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An unusual exhibit this week in Tennessee – of centrifuges from Libya's nuclear program – has again raised discussion about what the Libyan example represents in the battle to control weapons of mass destruction. Libya's December 2003 decision to abandon its WMD program is indeed a victory for the United States and its allies. But rather than supporting the idea that the use of pre-emptive force in Iraq will serve as an impetus for change within regimes that harbor WMD programs, the case of Libya presents a compelling example of the transformative power of containment, sanctions and diplomacy.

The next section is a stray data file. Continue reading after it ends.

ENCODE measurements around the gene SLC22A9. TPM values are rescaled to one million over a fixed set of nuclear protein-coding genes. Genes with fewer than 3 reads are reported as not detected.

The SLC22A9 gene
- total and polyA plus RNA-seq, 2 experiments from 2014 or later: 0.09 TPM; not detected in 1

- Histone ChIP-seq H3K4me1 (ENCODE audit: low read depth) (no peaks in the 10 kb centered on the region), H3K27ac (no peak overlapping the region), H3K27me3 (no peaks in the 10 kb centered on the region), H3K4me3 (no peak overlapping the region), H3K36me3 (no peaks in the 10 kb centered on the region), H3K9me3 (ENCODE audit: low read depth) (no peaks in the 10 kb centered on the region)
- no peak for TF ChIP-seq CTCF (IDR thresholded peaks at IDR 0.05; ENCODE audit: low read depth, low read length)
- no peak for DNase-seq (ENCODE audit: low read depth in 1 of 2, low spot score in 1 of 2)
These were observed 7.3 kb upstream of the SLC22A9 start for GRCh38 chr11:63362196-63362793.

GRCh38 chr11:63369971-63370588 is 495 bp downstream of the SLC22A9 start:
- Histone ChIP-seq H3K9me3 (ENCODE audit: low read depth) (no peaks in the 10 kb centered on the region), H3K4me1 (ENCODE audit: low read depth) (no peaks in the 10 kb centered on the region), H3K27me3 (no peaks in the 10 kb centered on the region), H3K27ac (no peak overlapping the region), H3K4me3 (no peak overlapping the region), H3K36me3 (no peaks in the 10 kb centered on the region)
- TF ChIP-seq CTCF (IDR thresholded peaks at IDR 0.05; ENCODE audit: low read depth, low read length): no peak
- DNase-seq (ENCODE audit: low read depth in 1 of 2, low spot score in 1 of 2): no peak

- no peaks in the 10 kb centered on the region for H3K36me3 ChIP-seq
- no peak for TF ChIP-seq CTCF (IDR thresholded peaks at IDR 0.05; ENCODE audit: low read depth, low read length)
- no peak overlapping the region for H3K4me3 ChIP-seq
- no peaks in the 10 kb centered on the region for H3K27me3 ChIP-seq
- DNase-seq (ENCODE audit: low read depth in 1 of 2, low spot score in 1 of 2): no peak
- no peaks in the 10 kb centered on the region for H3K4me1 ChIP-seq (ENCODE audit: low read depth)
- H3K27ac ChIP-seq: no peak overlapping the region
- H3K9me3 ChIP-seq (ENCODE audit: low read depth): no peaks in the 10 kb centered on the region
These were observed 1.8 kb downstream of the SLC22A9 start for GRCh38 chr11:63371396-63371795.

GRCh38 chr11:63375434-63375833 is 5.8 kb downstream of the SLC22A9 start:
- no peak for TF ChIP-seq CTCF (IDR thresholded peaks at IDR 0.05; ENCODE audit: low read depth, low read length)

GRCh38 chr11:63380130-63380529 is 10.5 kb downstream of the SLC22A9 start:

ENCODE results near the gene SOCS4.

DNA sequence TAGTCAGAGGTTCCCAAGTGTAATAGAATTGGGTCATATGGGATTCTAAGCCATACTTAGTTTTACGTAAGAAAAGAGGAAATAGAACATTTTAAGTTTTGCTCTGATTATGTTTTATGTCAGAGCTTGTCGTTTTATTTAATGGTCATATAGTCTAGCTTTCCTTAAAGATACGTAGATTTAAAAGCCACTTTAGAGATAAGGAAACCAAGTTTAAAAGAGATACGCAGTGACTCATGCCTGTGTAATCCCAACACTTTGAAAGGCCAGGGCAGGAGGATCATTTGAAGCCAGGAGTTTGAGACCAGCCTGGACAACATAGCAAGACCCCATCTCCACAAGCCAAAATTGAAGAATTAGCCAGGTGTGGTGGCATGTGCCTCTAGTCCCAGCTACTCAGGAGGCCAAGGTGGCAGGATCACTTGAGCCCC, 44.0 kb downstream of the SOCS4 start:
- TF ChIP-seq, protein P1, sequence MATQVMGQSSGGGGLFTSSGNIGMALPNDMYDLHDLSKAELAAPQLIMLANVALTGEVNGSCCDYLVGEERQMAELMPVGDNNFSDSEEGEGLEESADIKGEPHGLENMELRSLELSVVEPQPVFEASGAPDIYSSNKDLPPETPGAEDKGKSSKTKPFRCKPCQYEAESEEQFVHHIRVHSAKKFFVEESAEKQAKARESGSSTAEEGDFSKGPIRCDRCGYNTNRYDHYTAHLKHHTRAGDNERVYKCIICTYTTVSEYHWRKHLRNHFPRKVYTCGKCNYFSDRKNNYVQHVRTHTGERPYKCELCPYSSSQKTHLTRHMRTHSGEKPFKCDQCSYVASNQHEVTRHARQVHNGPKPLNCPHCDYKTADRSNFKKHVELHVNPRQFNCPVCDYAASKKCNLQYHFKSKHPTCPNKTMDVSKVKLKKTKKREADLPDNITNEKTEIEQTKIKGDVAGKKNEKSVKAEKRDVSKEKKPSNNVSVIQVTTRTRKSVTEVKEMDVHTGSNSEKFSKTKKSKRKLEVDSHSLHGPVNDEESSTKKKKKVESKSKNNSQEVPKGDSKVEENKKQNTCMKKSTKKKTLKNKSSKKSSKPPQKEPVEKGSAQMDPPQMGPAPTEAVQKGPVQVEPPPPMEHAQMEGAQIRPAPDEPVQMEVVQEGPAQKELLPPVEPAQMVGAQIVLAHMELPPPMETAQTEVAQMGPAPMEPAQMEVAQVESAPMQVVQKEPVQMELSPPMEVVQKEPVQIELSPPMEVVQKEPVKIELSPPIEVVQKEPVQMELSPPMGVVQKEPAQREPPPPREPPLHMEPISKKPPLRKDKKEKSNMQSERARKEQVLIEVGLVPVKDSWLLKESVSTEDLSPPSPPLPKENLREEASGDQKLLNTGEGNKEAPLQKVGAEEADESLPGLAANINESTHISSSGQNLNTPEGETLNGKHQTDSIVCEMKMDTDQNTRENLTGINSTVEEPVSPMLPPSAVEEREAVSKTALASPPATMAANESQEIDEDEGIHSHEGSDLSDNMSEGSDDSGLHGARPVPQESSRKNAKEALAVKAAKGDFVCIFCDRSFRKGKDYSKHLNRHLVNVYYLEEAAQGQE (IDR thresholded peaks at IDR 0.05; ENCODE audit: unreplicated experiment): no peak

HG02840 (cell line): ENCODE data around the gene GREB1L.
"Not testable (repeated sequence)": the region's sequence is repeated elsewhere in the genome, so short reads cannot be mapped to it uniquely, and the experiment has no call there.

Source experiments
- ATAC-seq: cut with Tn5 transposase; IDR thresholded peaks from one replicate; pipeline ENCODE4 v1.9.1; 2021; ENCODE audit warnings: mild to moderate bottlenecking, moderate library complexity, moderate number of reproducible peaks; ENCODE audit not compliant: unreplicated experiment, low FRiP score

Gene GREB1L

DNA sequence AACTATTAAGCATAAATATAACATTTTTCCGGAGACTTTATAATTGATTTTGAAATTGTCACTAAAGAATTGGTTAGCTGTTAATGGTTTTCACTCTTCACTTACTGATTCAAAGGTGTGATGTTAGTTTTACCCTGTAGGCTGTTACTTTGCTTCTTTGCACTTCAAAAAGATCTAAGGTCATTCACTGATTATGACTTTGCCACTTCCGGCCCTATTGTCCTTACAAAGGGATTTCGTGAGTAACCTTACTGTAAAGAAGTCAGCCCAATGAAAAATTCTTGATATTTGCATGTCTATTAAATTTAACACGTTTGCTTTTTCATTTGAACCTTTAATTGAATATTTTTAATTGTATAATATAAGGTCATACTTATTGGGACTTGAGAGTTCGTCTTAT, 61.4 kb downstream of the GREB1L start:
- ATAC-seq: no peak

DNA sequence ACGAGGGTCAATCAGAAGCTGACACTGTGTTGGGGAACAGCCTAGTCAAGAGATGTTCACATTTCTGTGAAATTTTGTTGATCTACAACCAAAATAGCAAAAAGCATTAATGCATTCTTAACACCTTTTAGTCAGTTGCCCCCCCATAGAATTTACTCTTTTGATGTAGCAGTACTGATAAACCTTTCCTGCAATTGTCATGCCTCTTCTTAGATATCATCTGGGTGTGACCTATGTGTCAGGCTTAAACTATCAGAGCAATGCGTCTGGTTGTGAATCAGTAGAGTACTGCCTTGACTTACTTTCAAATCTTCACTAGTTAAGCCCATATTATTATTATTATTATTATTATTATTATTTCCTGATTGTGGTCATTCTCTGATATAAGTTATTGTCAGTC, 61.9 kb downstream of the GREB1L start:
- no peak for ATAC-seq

Center for American Progress Adjunct Scholar Dr. Ray Takeyh, a professor at the National Defense University and an expert on Near East affairs, analyzes the events within Libya and the international community that prompted the state to conclude that its nuclear program no longer served its national interests. In his piece, "Libya's Decision," Dr. Takeyh explores the internal changes and external pressure that prompted Libyan leader Mu'ammar Qaddafi to rethink his stance on WMD. He proposes that the United States should ease economic sanctions in return for Libya's cooperation and, in doing so, send a signal to Iran and Syria of the benefits they can gain by altering their policies.

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